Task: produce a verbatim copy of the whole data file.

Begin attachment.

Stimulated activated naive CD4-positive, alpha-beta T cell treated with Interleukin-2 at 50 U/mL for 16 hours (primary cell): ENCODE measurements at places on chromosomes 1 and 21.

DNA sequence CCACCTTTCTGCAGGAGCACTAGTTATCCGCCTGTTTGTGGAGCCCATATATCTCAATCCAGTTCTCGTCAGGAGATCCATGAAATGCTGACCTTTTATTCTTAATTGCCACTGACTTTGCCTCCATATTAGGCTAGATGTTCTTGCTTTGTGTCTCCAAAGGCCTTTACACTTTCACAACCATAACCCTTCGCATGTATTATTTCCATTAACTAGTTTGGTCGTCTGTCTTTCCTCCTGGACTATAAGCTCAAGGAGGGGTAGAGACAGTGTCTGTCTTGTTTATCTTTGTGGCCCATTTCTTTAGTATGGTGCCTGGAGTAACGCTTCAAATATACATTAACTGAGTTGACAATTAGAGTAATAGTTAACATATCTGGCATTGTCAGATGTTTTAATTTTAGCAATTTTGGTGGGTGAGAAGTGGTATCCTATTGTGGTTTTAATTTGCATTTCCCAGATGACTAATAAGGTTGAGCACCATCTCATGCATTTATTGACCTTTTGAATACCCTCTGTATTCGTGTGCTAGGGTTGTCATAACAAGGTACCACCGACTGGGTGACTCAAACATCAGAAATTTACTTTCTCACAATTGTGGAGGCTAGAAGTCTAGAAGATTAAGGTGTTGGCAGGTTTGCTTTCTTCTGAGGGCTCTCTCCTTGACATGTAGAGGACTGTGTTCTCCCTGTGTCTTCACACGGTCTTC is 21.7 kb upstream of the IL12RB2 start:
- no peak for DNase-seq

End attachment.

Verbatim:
Stimulated activated naive CD4-positive, alpha-beta T cell treated with Interleukin-2 at 50 U/mL for 16 hours (primary cell): ENCODE measurements at places on chromosomes 1 and 21.

DNA sequence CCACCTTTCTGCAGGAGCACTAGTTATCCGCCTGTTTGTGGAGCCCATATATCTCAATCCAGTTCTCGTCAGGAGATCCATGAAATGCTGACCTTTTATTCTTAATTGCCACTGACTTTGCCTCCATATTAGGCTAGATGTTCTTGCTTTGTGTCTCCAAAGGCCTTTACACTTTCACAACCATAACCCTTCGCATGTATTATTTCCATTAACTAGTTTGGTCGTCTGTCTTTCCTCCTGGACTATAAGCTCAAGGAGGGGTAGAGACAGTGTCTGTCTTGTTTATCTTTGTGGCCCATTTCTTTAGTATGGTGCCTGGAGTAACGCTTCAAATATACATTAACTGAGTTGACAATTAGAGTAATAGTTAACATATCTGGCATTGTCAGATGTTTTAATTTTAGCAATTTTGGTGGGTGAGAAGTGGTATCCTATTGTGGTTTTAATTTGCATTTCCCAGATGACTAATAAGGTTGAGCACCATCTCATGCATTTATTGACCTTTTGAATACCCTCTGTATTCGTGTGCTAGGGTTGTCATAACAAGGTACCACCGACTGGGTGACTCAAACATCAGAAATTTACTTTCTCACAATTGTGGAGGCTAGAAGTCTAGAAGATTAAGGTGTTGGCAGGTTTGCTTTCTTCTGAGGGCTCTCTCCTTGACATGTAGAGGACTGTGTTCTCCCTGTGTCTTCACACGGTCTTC is 21.7 kb upstream of the IL12RB2 start:
- no peak for DNase-seq